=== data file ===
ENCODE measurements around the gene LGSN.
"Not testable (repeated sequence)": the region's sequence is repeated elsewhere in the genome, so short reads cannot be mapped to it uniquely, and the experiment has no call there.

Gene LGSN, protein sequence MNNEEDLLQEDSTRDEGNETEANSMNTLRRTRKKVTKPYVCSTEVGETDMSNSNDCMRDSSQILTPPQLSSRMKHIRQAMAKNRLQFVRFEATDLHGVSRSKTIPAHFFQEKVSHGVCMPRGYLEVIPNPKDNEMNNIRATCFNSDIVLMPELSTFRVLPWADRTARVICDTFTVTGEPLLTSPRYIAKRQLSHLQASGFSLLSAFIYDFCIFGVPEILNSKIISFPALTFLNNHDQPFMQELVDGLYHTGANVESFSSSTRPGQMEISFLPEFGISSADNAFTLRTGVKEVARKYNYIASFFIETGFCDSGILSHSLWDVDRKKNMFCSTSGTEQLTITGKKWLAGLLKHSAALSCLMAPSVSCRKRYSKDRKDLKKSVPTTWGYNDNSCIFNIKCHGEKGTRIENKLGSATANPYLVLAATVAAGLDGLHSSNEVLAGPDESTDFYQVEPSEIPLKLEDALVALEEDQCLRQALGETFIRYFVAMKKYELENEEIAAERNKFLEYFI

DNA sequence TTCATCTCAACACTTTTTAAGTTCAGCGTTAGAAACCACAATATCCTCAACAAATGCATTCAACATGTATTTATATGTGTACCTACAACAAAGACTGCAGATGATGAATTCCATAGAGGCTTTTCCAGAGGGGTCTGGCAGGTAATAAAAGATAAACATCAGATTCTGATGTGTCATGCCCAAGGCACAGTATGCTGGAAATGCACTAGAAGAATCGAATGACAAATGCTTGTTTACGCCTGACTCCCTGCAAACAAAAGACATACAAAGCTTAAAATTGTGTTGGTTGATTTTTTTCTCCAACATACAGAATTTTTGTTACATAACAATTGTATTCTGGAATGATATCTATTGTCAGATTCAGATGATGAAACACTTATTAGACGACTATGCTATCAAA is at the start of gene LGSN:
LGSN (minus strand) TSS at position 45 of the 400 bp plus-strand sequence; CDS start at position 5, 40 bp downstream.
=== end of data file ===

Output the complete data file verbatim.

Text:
ENCODE measurements around the gene LGSN.
"Not testable (repeated sequence)": the region's sequence is repeated elsewhere in the genome, so short reads cannot be mapped to it uniquely, and the experiment has no call there.

Gene LGSN, protein sequence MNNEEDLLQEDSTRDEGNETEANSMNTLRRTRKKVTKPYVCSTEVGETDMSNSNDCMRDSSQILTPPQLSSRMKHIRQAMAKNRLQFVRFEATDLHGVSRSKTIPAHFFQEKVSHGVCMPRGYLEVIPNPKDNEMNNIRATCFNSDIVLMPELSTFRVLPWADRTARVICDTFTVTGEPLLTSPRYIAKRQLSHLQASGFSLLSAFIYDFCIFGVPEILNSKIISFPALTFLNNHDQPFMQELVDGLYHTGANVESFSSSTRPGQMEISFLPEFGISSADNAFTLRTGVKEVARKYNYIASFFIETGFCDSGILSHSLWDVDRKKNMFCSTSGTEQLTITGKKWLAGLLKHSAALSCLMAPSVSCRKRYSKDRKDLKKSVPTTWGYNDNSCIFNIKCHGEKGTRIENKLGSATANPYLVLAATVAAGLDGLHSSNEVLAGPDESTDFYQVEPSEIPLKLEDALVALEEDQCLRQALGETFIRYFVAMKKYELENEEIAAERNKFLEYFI

DNA sequence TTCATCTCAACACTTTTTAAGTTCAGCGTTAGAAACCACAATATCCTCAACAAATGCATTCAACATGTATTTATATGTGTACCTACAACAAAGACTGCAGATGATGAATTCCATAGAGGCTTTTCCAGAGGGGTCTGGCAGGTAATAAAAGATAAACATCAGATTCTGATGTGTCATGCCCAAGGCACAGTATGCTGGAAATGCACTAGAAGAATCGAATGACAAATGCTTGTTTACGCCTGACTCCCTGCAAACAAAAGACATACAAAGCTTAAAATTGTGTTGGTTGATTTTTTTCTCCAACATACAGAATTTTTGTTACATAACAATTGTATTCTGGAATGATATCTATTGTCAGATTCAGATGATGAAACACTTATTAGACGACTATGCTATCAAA is at the start of gene LGSN:
LGSN (minus strand) TSS at position 45 of the 400 bp plus-strand sequence; CDS start at position 5, 40 bp downstream.